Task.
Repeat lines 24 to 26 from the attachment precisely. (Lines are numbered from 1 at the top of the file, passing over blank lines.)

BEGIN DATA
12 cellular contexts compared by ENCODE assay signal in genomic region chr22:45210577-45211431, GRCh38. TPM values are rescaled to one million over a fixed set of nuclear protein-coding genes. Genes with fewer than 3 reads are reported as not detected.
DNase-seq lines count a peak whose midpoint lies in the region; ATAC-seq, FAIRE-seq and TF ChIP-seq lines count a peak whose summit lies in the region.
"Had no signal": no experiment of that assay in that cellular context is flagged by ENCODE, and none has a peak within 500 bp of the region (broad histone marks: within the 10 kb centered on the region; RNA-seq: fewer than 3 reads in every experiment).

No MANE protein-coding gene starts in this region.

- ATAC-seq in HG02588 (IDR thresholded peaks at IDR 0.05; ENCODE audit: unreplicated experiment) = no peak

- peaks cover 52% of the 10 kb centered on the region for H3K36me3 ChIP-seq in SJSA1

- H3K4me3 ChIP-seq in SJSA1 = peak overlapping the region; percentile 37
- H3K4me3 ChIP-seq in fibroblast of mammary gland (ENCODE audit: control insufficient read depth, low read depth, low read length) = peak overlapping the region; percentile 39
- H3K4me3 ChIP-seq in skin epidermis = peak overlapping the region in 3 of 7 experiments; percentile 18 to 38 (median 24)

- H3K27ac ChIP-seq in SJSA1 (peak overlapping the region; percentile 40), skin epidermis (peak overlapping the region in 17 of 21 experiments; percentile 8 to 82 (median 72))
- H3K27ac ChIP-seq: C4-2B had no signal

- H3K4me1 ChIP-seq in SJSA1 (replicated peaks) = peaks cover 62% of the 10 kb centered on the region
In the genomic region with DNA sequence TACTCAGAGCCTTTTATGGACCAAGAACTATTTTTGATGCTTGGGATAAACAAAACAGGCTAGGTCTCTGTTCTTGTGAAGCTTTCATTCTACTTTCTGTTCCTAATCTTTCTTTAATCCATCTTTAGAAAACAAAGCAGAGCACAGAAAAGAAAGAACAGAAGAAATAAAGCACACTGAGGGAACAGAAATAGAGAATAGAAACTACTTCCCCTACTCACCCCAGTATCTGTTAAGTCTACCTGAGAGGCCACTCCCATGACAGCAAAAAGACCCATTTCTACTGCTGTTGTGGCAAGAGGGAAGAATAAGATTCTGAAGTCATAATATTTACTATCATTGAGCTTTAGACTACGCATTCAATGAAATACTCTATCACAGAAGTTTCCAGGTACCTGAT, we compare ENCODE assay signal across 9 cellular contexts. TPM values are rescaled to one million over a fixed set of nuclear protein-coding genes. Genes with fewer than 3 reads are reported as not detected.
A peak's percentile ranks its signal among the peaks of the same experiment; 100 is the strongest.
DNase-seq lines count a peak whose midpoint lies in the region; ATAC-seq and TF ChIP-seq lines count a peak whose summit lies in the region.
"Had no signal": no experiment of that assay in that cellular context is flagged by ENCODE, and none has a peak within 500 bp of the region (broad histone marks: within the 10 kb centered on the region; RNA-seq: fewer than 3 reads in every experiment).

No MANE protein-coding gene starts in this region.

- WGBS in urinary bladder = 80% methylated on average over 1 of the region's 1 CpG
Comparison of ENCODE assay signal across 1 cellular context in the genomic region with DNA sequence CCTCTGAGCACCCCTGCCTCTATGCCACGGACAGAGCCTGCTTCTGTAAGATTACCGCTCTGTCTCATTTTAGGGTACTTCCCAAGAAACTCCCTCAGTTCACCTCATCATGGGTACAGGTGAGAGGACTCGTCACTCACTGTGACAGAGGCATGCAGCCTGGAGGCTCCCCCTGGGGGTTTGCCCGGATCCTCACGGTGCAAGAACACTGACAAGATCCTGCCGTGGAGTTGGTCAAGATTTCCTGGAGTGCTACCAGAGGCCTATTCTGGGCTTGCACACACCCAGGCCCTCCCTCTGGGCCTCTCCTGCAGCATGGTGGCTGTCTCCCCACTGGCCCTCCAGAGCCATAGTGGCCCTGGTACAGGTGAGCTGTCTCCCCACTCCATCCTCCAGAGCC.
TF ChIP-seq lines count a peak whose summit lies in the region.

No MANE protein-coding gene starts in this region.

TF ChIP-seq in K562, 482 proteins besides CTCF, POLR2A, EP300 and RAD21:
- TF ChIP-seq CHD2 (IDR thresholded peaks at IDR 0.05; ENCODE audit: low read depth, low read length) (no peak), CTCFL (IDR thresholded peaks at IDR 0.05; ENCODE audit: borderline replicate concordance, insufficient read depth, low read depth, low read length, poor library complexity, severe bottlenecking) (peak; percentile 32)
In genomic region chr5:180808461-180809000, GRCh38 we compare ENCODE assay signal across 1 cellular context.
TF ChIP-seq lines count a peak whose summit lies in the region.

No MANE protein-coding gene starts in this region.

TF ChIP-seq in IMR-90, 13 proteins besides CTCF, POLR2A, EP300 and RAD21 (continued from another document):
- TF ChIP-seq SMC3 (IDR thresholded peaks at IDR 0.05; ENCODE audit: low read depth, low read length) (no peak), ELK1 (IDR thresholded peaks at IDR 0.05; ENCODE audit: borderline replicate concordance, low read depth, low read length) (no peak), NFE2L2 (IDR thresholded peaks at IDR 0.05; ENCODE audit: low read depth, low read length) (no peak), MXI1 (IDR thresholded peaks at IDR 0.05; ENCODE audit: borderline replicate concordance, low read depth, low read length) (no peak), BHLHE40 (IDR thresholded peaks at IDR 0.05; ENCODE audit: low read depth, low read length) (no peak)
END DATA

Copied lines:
In genomic region chr5:180808461-180809000, GRCh38 we compare ENCODE assay signal across 1 cellular context.
TF ChIP-seq lines count a peak whose summit lies in the region.

No MANE protein-coding gene starts in this region.